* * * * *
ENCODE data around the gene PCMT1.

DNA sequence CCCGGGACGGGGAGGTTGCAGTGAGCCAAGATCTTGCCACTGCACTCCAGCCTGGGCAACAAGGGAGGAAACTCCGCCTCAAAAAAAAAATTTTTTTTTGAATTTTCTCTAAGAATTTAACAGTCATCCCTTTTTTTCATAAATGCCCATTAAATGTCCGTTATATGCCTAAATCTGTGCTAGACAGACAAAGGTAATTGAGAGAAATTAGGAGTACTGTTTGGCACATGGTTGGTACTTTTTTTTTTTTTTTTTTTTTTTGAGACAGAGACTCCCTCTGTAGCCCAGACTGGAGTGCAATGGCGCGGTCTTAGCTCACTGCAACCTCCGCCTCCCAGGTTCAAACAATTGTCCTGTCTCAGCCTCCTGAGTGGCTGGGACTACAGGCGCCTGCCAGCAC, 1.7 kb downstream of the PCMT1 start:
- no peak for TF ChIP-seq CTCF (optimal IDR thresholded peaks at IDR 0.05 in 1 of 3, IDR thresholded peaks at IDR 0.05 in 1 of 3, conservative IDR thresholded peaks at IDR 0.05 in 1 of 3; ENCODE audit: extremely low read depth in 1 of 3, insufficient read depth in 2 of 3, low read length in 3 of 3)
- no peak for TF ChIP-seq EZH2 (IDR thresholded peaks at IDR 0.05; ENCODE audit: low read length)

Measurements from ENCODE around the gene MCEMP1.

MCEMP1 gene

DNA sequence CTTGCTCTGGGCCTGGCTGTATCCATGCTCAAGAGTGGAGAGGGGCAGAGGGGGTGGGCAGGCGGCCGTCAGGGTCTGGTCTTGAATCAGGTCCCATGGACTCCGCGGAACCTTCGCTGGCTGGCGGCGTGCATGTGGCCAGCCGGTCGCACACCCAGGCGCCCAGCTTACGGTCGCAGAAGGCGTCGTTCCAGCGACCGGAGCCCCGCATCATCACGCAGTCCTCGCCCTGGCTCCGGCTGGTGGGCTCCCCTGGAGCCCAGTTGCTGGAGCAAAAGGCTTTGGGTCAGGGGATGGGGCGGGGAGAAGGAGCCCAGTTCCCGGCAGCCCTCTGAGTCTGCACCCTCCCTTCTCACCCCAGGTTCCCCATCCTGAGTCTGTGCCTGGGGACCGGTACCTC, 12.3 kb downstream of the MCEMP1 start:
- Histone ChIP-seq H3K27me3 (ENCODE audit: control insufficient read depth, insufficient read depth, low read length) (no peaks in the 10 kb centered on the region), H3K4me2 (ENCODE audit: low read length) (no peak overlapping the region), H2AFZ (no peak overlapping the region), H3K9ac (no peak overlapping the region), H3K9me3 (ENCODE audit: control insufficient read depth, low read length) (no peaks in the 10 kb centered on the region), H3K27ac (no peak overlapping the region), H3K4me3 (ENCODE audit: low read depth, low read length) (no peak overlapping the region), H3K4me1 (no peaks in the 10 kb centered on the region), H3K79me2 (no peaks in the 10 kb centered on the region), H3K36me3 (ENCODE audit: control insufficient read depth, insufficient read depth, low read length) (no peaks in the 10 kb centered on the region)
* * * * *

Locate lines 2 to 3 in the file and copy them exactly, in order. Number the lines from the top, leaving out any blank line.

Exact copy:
DNA sequence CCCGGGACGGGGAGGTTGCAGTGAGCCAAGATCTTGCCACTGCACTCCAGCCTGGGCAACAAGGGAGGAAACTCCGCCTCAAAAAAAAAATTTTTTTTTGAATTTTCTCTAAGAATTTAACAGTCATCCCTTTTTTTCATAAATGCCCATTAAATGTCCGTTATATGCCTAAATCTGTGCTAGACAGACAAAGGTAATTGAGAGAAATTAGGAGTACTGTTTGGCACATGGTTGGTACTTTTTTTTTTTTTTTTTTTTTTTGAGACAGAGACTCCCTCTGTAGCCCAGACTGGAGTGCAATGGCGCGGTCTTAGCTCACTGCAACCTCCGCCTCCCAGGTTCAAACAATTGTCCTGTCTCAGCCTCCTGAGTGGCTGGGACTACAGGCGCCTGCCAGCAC, 1.7 kb downstream of the PCMT1 start:
- no peak for TF ChIP-seq CTCF (optimal IDR thresholded peaks at IDR 0.05 in 1 of 3, IDR thresholded peaks at IDR 0.05 in 1 of 3, conservative IDR thresholded peaks at IDR 0.05 in 1 of 3; ENCODE audit: extremely low read depth in 1 of 3, insufficient read depth in 2 of 3, low read length in 3 of 3)